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New Acronym On The Block: But What Does OSI Mean?

Monday, 6 Feb 2012 | 6:43 AM ET

There have been almost as many new acronyms slipping into business news as there have been euro zone summits in recent months.

John Block | Botanica | Getty Images

OSI – official sector involvement – is the latest term to be bandied around as part of the long drawn-out Greek bailout. It essentially covers all the public sector organizations, such as the International Monetary Fund and the European Central Bank (or the IMFand ECB, seeing as we’re talking acronyms) which will take part in the bailout.

It could work along with the more familiar PSI – private sector involvement – to help Greece get back on track, either by accepting a cut to Greece’s public sector debt or by providing even more bailout funds.

The IMF argues that slashing the face value of the 200 billion euros ($262 billion) of Greece's debt owned by private sector creditors will not reduce the government's hefty debt burden to the 120 percent of gross domestic product targeted by 2020, and that public sector creditors may also have to take a haircut to their debt. It’s not clear how much this writedown would be.

Germany, the euro zone’s largest economy, wants to keep OSI to a minimum, especially until there is more clarity on the progress of Greek reforms.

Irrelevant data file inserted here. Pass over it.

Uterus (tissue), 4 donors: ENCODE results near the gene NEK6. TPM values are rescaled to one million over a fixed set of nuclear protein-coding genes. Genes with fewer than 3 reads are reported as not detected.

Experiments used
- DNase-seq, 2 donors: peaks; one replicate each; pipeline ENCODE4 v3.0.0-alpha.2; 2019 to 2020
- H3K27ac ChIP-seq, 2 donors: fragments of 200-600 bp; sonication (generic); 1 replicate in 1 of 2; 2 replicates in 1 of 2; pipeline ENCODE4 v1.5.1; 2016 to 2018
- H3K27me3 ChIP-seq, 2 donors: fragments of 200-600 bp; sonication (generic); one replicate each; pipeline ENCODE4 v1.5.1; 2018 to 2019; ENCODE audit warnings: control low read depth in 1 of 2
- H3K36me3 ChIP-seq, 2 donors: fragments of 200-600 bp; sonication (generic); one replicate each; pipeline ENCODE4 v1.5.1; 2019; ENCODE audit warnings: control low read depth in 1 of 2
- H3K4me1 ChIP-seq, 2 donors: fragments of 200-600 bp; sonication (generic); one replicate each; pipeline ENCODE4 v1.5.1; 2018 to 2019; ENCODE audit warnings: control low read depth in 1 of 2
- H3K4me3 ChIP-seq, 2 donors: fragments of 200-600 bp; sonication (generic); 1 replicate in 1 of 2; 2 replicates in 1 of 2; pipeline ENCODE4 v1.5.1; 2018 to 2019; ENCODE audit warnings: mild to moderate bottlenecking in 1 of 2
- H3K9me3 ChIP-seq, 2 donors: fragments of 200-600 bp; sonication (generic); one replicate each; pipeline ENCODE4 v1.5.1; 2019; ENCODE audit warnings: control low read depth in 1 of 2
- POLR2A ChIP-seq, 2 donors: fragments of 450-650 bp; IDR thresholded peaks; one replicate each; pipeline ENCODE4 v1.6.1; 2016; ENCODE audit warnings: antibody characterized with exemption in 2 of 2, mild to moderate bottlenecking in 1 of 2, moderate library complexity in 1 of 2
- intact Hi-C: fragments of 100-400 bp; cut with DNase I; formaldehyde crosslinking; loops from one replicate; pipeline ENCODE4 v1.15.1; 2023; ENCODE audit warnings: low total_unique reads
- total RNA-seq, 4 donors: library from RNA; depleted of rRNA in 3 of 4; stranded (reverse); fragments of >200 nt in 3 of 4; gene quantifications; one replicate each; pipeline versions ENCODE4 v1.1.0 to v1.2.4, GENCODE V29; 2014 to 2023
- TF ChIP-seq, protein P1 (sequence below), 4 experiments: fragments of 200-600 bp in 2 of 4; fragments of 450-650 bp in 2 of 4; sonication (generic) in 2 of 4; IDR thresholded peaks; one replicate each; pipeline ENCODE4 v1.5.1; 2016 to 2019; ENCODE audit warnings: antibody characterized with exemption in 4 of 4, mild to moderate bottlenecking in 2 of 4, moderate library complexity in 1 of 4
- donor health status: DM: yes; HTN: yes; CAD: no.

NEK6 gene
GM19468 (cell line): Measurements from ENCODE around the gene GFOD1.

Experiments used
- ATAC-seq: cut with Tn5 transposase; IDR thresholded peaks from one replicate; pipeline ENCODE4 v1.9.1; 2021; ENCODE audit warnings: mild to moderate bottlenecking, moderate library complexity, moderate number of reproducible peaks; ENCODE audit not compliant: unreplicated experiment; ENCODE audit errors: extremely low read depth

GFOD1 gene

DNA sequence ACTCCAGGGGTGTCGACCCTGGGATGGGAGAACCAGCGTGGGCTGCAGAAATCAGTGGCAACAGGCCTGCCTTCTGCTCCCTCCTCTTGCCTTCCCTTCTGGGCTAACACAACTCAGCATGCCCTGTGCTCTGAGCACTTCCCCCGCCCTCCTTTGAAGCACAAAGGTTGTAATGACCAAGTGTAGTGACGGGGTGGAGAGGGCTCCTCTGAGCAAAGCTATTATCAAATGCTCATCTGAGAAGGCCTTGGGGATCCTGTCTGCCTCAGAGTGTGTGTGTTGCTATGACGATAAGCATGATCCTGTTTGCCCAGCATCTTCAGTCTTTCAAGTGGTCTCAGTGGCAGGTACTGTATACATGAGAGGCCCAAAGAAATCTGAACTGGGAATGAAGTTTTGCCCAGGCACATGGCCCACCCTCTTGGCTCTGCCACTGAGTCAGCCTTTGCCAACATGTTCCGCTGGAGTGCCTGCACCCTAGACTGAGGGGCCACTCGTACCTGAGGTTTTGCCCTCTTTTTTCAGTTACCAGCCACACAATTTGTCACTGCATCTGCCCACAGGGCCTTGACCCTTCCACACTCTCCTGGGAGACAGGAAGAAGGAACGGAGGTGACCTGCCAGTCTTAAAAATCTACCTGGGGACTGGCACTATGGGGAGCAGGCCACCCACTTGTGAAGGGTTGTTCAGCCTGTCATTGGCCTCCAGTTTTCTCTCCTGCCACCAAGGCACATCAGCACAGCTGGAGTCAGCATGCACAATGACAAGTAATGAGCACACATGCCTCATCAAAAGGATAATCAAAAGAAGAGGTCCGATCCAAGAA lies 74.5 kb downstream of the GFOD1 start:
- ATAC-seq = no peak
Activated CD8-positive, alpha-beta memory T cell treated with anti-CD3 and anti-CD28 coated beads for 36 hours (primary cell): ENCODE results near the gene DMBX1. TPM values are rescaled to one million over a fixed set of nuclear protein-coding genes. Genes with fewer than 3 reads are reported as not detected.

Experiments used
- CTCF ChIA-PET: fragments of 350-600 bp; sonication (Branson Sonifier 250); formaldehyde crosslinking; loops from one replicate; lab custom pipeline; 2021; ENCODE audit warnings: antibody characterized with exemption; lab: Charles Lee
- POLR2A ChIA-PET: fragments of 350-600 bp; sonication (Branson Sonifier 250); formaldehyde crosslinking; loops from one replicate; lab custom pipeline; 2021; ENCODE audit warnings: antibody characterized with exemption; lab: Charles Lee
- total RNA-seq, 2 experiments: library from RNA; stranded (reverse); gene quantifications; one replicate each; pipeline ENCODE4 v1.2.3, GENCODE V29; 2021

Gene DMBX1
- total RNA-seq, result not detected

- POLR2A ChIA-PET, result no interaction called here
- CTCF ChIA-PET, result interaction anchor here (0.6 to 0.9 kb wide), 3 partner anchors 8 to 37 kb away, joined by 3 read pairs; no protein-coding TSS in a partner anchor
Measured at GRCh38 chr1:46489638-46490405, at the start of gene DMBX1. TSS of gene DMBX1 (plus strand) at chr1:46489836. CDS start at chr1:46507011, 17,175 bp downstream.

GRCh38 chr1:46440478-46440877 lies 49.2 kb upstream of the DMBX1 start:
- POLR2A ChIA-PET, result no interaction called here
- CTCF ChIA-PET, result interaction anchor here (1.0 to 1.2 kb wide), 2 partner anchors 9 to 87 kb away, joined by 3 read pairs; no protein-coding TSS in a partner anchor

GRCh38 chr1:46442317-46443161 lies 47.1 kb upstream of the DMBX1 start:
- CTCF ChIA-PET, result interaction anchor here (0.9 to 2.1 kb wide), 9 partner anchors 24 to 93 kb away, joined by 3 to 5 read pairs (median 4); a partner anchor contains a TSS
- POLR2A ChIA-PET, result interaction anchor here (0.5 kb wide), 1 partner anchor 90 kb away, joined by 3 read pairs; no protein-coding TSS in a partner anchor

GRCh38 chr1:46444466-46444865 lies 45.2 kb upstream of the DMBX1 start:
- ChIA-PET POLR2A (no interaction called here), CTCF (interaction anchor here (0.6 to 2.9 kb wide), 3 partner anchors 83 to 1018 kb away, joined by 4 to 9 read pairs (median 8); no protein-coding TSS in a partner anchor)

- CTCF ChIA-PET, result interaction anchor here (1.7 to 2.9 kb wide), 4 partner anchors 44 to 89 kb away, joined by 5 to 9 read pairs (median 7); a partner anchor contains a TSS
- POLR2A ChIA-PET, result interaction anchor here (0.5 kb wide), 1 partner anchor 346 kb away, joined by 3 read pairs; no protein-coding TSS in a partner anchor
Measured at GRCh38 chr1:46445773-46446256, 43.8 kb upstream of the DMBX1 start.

Attempts to pin down a deal on Greek debt in Athens continue on Monday. The deal will include a second bailout package of 130 billion euros, agreed last year.

“Every Monday we are coming in and seeing we have managed another weekend without getting past that hurdle in Greece,” Kit Juckes, Global Head of Foreign Exchange Strategy, Societe Generale, told CNBC Monday.

The situation in Greece appears to have worsened, with Jean-Claude Juncker, head of the Eurogroup of finance ministers, warning that a Greek defaultcannot be ruled out in an interview over the weekend, and the March 20 date when around 14.5 billion euros of Greek debt must be paid coming ever closer.

There is increasing pressure on the Greek government to implement long-delayed reforms to the tax and labor market, as key Greek unions prepare to strike over the prospect of more austerity and unemployment continues to rise.

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Note: A previous version of this story incorrectly stated that 4.5 billion euros of Greek debt comes due on March 20. The correct amount is around 14.5 billion euros.

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